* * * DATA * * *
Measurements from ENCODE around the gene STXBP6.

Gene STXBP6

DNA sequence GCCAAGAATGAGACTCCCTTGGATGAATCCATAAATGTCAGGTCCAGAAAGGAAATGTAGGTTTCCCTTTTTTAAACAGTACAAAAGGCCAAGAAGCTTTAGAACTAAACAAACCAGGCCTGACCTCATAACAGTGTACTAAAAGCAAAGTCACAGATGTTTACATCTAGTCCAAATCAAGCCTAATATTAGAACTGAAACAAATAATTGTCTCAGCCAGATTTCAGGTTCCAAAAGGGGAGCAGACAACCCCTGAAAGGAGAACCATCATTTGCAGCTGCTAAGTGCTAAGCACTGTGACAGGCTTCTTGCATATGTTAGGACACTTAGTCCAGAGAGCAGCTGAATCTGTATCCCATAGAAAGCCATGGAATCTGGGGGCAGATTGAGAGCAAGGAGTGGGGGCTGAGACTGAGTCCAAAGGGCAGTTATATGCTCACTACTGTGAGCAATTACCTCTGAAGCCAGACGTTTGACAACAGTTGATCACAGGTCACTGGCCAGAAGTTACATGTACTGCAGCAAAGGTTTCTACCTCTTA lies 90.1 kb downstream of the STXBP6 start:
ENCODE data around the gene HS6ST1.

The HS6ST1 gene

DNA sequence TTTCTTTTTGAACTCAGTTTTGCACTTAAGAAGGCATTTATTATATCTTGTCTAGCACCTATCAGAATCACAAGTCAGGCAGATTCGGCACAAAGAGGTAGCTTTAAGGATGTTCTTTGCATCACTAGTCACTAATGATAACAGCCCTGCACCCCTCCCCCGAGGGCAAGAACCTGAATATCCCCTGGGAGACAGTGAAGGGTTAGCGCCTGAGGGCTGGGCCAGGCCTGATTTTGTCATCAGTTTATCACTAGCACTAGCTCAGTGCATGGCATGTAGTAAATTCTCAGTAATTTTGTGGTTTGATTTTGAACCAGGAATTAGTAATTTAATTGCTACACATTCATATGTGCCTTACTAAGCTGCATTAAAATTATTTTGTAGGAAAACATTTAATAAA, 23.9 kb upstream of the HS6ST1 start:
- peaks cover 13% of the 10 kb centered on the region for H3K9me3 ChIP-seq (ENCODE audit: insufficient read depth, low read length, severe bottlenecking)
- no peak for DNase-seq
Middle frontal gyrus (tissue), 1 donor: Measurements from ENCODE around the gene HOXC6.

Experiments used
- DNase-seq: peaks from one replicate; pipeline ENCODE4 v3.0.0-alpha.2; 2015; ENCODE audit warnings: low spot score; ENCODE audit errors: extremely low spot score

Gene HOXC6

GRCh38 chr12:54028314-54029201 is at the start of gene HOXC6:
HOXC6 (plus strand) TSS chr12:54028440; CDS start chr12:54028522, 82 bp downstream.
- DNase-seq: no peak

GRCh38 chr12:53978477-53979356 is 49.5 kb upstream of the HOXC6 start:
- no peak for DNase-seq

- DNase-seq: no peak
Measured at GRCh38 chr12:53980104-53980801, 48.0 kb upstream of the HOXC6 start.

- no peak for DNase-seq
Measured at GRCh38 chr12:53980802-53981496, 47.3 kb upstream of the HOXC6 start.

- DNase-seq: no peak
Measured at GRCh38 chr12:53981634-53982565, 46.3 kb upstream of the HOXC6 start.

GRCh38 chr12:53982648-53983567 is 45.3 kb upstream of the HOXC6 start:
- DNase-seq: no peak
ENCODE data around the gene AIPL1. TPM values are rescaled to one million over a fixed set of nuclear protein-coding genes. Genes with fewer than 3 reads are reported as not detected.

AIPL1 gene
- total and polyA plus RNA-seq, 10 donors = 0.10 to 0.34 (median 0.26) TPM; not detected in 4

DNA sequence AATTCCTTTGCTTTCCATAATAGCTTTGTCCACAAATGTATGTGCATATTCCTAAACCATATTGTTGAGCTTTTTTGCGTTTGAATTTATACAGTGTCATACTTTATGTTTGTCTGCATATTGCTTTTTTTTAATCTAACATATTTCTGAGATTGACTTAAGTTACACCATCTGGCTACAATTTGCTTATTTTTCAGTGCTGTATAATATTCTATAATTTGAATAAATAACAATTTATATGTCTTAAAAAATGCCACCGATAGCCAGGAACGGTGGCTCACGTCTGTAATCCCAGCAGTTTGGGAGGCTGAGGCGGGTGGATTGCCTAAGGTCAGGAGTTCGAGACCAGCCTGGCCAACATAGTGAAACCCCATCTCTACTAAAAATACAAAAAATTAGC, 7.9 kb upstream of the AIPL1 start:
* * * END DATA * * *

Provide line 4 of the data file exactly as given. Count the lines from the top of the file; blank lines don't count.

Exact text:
ENCODE data around the gene HS6ST1.